A diagramming tool for documentation of business processes is a formalized visual language that provides systems analysts with the ability to describe the business processes unambiguously, to visualize the business processes for systematic understanding, and to communicate the business process for business process management. Natural languages (e.g., English) are incapable of explaining complex business processes. Diagrams have been used as tools for business process modeling in the information systems field. There have been many types of business process diagramming tools, and each of them has its own style and syntax to serve its particular purpose. The most commonly used business process diagramming tools are Business Process Modeling Notation (BPMN), Data Flow Diagram (DFD), and the Unified Modeling Language (UML).

BPMN  is an extension of the traditional flowchart method by adding more diagramming elements for descriptions of business processes. The objective of BPMN is to support business process documentation by providing intuitive notations for business rules. The flowchart style diagrams in BPMN can provide detailed specifications of business processes from start to end. However, BPMN is short of the ability of system decomposition for large information systems.
DFD has served as a foundation of many other tools of documentation of business processes. The central concept of DFD is a top-down approach to understanding a system. The top-down approach is consistent with the system concept that views a system in a holistic manner and concerns an understanding of a system by examining the components and their interactions within the system. More importantly, while describing a business process by using DFD, the data stored is used in the process and generates data flows in the process are also defined.  See an example of a DFD illustrating the integration of data and business tasks in documenting a business process below.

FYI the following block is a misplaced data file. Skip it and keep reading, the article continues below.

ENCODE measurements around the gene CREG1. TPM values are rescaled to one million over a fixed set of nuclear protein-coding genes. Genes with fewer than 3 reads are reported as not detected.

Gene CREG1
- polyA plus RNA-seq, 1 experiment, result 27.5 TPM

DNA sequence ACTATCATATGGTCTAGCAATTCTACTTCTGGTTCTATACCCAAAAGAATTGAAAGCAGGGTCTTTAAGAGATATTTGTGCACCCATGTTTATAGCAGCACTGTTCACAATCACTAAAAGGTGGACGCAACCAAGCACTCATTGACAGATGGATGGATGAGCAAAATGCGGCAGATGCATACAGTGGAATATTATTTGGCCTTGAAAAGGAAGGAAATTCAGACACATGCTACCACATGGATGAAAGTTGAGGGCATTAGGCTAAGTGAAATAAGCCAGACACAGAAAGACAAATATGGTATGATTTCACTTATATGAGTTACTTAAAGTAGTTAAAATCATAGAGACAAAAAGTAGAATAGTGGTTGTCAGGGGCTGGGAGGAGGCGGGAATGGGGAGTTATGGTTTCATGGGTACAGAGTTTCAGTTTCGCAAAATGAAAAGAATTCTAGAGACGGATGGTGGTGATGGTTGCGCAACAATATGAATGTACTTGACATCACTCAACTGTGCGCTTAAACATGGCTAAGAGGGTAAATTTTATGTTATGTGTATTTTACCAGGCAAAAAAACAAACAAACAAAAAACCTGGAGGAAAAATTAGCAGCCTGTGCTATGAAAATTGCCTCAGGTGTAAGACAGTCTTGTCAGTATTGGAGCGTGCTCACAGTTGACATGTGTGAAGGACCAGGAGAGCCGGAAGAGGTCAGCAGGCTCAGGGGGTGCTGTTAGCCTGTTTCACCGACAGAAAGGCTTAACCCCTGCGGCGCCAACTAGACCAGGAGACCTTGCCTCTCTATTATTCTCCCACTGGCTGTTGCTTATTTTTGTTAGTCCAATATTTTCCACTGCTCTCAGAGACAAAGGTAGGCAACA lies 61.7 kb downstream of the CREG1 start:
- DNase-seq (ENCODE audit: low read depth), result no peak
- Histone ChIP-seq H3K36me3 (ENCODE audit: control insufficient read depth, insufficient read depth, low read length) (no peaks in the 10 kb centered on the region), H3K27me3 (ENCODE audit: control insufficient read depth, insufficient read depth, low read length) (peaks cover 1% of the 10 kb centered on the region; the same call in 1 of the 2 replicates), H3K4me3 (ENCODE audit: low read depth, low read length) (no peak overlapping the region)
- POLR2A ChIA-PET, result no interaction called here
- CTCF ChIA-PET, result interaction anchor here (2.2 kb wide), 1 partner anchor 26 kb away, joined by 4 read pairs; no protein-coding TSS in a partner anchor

The Unified Modeling Language (UML)  is a general-purpose modeling tool in the field of software engineering for constructing all types of computerized systems. UML includes a set of various types of diagrams with different subjects of modeling and diversified graphics styles. The diversified diagrams in UML can provide detailed specifications for software engineering in many perspectives for construction of information systems, but could be too complicated for documenting business processes from the perspective of business process management.

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Information Systems for Business and Beyond by Shauna Roch; James Fowler; Barbara Smith; and David Bourgeois is licensed under a Creative Commons Attribution-NonCommercial-ShareAlike 4.0 International License, except where otherwise noted.